Puppets grace Montreal screens for 10th consecutive year
Stop Motion Montreal celebrates milestone with worldwide talent this weekend
Though millions have seen his work, few would recognize Tim Allen's name — or his face. Allen's hands and puppetry skills are behind such films as Corpse Bride and Isle of Dogs.
Based in London, the animator is in Canada for the first time, for the 10th edition of Stop Motion Montreal, a festival that celebrates the filmmaking technique in which objects are moved at miniscule increments and filmed, to then later appear to move at full speed.
Allen had known about Montreal's festival for years and didn't hesitate when he was asked to participate, giving stop-motion enthusiasts a behind-the-scenes look at some of his films this weekend.
"This was a very special hub for stop motion, and I always knew that at some point I'd love to come here and see what this is all about," Allen said. "Clearly there's something very special here," Allen said.
Allen is one of dozens of filmmakers hosting workshops and screening their work at Concordia's De Sève theatre this weekend.
With 58 films from nearly 30 countries, the festival is a far stretch from what its founder and director Erik Goulet imagined it would be a decade ago.
"I was always a bit sad because I wasn't seeing enough [stop motion], and at some point my wife told me, 'If you want to see more, maybe you should start your own film festival,'" Goulet recalled. A festival was born.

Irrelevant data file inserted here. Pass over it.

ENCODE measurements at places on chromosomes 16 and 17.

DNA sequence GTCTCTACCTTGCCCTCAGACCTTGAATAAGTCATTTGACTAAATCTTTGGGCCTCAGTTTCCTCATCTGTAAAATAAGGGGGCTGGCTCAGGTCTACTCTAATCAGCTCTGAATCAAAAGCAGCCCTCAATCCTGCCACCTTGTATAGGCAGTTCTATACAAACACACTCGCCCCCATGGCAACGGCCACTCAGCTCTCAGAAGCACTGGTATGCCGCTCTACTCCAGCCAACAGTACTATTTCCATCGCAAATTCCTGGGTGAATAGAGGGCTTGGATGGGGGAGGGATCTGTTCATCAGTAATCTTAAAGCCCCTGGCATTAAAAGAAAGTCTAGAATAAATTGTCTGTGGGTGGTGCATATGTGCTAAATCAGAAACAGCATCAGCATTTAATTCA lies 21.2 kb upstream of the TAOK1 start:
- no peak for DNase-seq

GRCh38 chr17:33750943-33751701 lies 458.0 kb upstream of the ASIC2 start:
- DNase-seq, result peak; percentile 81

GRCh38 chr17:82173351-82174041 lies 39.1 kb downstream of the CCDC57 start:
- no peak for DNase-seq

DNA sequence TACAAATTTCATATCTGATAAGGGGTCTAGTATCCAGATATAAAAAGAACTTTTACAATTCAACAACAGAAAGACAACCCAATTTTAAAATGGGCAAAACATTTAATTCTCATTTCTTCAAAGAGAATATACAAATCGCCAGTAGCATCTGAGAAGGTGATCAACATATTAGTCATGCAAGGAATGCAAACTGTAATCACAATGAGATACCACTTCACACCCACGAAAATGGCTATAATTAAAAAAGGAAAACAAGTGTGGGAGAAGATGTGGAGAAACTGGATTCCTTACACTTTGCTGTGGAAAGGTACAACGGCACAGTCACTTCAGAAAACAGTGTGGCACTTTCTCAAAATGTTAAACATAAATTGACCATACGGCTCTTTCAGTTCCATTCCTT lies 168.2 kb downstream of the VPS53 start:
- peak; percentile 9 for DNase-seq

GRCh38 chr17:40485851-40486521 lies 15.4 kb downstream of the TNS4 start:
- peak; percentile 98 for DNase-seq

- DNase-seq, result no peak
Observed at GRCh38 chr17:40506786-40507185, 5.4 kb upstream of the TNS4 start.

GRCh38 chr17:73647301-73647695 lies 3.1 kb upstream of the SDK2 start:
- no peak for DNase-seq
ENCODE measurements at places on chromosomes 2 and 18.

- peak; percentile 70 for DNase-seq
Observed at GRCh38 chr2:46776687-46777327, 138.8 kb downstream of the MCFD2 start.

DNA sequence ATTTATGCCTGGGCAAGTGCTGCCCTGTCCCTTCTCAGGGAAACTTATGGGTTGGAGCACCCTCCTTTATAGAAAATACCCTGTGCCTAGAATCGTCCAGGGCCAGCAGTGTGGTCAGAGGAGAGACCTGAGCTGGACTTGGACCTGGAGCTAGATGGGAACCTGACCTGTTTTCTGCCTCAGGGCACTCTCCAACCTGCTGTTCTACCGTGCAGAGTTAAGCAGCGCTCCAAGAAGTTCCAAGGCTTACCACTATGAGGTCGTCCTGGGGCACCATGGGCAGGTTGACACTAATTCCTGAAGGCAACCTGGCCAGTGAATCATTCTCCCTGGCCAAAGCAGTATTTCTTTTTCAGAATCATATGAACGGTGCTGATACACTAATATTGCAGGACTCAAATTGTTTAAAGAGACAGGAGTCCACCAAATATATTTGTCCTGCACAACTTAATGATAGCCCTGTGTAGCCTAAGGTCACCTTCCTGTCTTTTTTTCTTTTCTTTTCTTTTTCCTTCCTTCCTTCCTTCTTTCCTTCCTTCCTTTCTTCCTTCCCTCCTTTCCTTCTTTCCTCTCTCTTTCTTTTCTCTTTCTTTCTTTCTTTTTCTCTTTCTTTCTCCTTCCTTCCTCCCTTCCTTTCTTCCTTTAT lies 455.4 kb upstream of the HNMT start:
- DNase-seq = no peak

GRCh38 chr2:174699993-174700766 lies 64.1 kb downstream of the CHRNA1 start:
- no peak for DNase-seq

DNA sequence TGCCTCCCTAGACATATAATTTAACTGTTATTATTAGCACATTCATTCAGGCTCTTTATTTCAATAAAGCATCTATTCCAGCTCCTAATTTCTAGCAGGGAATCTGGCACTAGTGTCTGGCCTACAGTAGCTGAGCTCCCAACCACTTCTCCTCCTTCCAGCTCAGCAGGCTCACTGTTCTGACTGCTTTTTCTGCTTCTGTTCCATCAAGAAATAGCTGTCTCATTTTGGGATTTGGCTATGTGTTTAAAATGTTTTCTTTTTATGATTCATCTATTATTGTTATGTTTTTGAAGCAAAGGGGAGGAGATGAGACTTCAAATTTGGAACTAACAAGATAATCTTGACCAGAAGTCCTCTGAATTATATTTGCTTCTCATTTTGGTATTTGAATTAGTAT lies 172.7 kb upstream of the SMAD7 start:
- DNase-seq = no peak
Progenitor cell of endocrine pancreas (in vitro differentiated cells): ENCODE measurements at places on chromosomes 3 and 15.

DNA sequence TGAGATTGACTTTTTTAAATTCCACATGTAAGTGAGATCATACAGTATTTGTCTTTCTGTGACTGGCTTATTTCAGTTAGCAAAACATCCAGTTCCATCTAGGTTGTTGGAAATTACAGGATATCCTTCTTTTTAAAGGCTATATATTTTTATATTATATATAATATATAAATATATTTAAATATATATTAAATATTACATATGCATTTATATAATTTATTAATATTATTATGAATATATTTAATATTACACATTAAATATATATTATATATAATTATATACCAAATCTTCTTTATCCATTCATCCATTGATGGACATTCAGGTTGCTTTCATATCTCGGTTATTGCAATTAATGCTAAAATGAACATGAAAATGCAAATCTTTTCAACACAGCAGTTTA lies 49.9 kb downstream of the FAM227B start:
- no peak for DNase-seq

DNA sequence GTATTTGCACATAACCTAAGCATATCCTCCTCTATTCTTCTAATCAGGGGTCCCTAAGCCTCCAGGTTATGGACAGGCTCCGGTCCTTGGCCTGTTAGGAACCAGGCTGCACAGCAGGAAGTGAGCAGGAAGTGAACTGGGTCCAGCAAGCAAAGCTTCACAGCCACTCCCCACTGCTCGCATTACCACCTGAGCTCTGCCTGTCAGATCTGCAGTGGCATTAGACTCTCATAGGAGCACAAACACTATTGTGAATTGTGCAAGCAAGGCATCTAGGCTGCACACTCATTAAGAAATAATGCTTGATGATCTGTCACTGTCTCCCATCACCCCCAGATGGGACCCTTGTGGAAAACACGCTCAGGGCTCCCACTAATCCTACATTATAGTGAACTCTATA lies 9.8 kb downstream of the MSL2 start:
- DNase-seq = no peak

Goulet launched the first edition of the festival in 2009.
It was supposed to be a one-off, until an audience member came up to him as they were cleaning up after the event and patted him on the back.
"See you next year," he said.
Goulet realized people expected him to keep the festival alive — and he hasn't stopped since.
The festival now receives funding from the Canada Council for the Arts, the Quebec Arts Council, the Conseil des Arts de Montreal, as well as a few sponsors.
Years in the making
Montreal filmmakers Sylvie Trouvé and Dale Hayward are grateful for the opportunity the festival gives independent filmmakers like them to show their work to a larger audience, on a larger screen.
They worked for nearly five years on their first narrative film Bone Mother, which premieres at the festival this weekend.
An adult take on classic folklore tales, Bone Mother employs 3D-printing techniques and tells the story of the mythical Baba Yaga and her house of bones. With a visit from Vlad the Impaler, the characters go on a journey that challenges the stereotype of the "evil witch" and teaches others to respect their elders.
The couple watched their nine-year-old daughter grow along with the characters of the film and bounced ideas off her throughout the production. When their second child was born, Trouvé and Hayward only took a two-week break before heading back into production.
That means focusing on small details — sometimes dedicating entire days to moving miniature blades of grass. Many wonder why they continue to do stop motion, Trouvé said, especially now that so many filmmakers have moved on to computer animation.
For them, it's simple: stop motion reminds them of the feeling they had playing with toys as children.
"We're professional kids," Trouvé said.
"There's a certain aspect of animation, if it's done right, that you can believe the world that it's trying to create more than you can in live action," Hayward said.
About 1,500 people usually attend Stop Motion Montreal, and with new categories added to this year's program, Goulet expects to see a larger audience this year.
One of the additions, "Youth Film," is dedicated to films geared toward children.
All films are shorts, and most are without dialogue, so that people from all corners of the world can understand them.
The festival will feature workshops, seminars, screenings and booths where adults and children can try their own hand at stop motion animation.
More information about Stop Motion Montreal is available on the festival's website, here.